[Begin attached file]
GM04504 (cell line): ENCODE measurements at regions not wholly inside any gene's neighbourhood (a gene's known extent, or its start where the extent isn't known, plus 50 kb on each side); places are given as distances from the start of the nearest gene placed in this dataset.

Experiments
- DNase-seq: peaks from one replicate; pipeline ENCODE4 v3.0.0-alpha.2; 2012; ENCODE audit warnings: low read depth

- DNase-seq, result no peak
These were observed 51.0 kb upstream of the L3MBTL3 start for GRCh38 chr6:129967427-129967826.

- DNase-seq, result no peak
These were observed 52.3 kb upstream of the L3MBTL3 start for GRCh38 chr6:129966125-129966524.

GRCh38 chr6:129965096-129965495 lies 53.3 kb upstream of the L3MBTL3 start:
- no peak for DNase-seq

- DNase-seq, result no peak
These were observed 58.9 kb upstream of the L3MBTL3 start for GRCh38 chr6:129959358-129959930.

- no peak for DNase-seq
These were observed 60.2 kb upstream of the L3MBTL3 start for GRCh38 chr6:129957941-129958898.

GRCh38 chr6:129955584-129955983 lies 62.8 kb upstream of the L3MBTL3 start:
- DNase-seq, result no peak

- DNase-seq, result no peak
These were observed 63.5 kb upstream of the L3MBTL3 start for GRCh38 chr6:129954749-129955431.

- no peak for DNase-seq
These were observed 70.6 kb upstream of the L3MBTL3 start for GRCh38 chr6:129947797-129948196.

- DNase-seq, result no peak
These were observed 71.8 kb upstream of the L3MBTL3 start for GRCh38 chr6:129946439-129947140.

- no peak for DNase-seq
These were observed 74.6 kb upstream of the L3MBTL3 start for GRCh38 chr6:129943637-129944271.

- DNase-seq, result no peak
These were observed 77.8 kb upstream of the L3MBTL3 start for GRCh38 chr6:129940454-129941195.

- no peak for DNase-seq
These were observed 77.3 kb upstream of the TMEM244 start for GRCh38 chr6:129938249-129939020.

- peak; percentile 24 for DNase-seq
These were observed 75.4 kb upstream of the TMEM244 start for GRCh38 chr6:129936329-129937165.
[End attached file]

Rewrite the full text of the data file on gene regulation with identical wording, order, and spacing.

GM04504 (cell line): ENCODE measurements at regions not wholly inside any gene's neighbourhood (a gene's known extent, or its start where the extent isn't known, plus 50 kb on each side); places are given as distances from the start of the nearest gene placed in this dataset.

Experiments
- DNase-seq: peaks from one replicate; pipeline ENCODE4 v3.0.0-alpha.2; 2012; ENCODE audit warnings: low read depth

- DNase-seq, result no peak
These were observed 51.0 kb upstream of the L3MBTL3 start for GRCh38 chr6:129967427-129967826.

- DNase-seq, result no peak
These were observed 52.3 kb upstream of the L3MBTL3 start for GRCh38 chr6:129966125-129966524.

GRCh38 chr6:129965096-129965495 lies 53.3 kb upstream of the L3MBTL3 start:
- no peak for DNase-seq

- DNase-seq, result no peak
These were observed 58.9 kb upstream of the L3MBTL3 start for GRCh38 chr6:129959358-129959930.

- no peak for DNase-seq
These were observed 60.2 kb upstream of the L3MBTL3 start for GRCh38 chr6:129957941-129958898.

GRCh38 chr6:129955584-129955983 lies 62.8 kb upstream of the L3MBTL3 start:
- DNase-seq, result no peak

- DNase-seq, result no peak
These were observed 63.5 kb upstream of the L3MBTL3 start for GRCh38 chr6:129954749-129955431.

- no peak for DNase-seq
These were observed 70.6 kb upstream of the L3MBTL3 start for GRCh38 chr6:129947797-129948196.

- DNase-seq, result no peak
These were observed 71.8 kb upstream of the L3MBTL3 start for GRCh38 chr6:129946439-129947140.

- no peak for DNase-seq
These were observed 74.6 kb upstream of the L3MBTL3 start for GRCh38 chr6:129943637-129944271.

- DNase-seq, result no peak
These were observed 77.8 kb upstream of the L3MBTL3 start for GRCh38 chr6:129940454-129941195.

- no peak for DNase-seq
These were observed 77.3 kb upstream of the TMEM244 start for GRCh38 chr6:129938249-129939020.

- peak; percentile 24 for DNase-seq
These were observed 75.4 kb upstream of the TMEM244 start for GRCh38 chr6:129936329-129937165.